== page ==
Max Verstappen was provided with the ultimate test of what is now a record-equalling race-winning streak, yet again managed to take it all in his stride.
Verstappen made light work of the wet-dry-wet conditions throughout his home Dutch Grand Prix to take the chequered flag for the ninth consecutive race, matching the feat achieved by former Red Bull driver Sebastian Vettel 10 years ago.
The Dutchman made it look easy yet he concedes there were undeniable moments of consternation en route that threatened to end his remarkable run of success as he strides toward a third successive F1 title.
“It was probably one of the more difficult races to win,” said Verstappen, who now has 46 overall to his name.
“Nine in a row was something I never even thought about, so yeah, very happy with that, but in general, very happy to win here in front of my own crowd.”
In terms of eulogising over a remarkable feat when you consider this is the 74th season in F1's history, and yet only two drivers have managed to win nine in a row, that was as good as it got from Verstappen.
The 25-year-old at least recognised the test provided by the race as he could have slid off at any time when the rains came at the start and end of the 72-lap event at Zandvoort.
Suggested to Verstappen that the race was the ultimate example of how hard it can be to keep a winning streak going, he replied: “Yeah, absolutely, I mean, even if you have the best…
“I think there have been more dominant cars in the past than we have at the moment, and they haven't been able to do so, to win nine in a row, whatever, the consecutive wins we have as a team.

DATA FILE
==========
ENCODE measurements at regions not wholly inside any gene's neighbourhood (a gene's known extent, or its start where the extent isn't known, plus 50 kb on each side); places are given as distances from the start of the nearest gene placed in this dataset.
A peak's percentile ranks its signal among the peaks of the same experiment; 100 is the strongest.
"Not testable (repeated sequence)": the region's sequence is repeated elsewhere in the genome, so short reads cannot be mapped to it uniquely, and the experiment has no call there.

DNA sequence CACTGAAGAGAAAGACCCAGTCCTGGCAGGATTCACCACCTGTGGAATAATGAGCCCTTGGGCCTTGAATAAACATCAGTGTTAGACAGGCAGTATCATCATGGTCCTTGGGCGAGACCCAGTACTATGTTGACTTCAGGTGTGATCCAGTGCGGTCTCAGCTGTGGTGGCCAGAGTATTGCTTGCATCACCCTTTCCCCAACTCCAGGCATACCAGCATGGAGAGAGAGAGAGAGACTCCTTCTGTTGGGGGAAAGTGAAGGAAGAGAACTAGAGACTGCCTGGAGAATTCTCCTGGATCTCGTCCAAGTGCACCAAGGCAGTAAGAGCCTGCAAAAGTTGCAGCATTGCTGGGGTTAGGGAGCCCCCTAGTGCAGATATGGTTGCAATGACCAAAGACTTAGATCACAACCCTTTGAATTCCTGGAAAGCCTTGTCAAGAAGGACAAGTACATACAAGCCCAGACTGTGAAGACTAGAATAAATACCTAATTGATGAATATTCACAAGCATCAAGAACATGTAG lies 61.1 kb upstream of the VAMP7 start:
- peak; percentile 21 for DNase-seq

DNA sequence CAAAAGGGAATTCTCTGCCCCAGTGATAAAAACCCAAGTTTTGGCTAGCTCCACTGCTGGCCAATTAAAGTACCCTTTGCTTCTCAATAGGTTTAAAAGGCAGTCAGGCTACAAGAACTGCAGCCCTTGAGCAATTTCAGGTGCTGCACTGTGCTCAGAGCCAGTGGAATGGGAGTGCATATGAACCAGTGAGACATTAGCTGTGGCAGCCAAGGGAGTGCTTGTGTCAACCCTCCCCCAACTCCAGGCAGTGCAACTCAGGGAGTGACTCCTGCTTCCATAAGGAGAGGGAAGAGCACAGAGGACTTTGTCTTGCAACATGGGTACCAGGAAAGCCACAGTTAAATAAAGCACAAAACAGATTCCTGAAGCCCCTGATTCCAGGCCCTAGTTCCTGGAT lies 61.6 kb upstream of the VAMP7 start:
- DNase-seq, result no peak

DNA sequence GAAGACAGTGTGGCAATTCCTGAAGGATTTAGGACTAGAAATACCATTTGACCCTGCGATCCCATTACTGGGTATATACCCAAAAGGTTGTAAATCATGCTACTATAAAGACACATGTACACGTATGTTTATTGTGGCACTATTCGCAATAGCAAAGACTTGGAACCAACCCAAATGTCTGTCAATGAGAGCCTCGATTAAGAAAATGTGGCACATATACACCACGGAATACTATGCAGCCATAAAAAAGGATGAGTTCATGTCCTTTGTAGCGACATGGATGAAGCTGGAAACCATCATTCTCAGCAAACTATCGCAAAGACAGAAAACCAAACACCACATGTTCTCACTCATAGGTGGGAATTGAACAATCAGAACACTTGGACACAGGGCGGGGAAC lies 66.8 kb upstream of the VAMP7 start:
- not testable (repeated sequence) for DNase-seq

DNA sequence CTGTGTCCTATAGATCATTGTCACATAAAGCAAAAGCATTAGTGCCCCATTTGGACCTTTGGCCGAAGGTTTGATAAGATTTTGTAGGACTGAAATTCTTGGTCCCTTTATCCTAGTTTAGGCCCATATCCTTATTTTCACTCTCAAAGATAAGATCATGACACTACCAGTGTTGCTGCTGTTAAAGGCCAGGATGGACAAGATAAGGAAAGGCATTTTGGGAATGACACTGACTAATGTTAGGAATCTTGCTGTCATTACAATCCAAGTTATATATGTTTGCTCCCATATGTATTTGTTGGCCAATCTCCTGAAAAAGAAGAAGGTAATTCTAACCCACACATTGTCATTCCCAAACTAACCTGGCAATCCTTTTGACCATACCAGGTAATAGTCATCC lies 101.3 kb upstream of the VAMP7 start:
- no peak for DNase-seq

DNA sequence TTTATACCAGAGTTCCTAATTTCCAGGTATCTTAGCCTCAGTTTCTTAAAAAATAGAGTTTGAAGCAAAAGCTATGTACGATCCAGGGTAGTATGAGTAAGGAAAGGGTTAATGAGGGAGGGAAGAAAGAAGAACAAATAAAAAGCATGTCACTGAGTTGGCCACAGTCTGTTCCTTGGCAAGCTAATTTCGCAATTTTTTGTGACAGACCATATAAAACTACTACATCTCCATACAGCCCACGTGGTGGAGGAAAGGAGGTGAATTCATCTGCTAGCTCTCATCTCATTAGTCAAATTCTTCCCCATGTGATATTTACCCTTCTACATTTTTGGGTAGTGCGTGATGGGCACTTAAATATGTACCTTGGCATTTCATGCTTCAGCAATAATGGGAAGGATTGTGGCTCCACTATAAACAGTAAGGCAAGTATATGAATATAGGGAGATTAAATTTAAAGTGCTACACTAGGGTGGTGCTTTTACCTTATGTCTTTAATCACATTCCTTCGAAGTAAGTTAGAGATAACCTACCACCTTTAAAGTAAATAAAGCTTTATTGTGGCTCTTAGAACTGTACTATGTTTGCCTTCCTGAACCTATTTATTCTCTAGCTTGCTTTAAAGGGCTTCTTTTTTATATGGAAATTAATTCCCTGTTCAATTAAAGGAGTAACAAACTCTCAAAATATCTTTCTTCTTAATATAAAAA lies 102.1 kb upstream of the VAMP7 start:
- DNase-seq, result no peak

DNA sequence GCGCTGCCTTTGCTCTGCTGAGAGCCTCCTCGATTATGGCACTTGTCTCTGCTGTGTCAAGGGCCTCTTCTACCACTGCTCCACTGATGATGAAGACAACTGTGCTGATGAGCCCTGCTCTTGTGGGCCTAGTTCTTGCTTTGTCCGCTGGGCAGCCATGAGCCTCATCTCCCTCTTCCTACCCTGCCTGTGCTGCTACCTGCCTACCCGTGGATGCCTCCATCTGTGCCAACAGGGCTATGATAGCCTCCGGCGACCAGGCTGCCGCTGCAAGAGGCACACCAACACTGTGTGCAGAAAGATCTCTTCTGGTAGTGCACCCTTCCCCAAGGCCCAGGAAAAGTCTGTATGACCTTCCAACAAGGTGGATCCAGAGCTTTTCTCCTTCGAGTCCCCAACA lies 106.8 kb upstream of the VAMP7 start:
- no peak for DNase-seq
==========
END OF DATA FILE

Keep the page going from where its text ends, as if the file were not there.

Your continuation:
“So it is hard, and especially like this race, it's easy to make a wrong call, or even drop it yourself in the gravel or whatever. It's never that straightforward, unfortunately.”
Despite the cool persona off the track and behind the wheel, there were moments of anxiety for Verstappen that tested his resolve.
After starting from pole, and with light rain just beginning to fall when the five red lights disappeared, by the end of the first lap it had rapidly intensified.
Verstappen opted to remain out, yet a number of drivers behind – including team-mate Sergio Perez – pitted for inters, leaving him almost 15 seconds adrift of the Mexican in the shake-up.
After reclaiming the lead, Verstappen was cruising to victory when torrential rain fell late on, sparking a red flag with seven laps remaining, and a 46-minute delay.
“The first laps on the slicks were quite stressful,” said Verstappen.
“You don't want to immediately go off the track, and also knowing how much grip there is still out there on the tyres, with the amount of water coming down, was not easy.
“With the final restart, with seven laps ago, I knew that my first lap the whole weekend had not been the best with warm-up, so I knew that I had to survive that first lap.
“Fernando pushed very hard behind, and I could see him close in my mirrors, but once I had the temperature in my tyres, it was all well balanced again.”
Verstappen can now set a new record by winning Sunday's Italian Grand Prix for a 10th straight victory.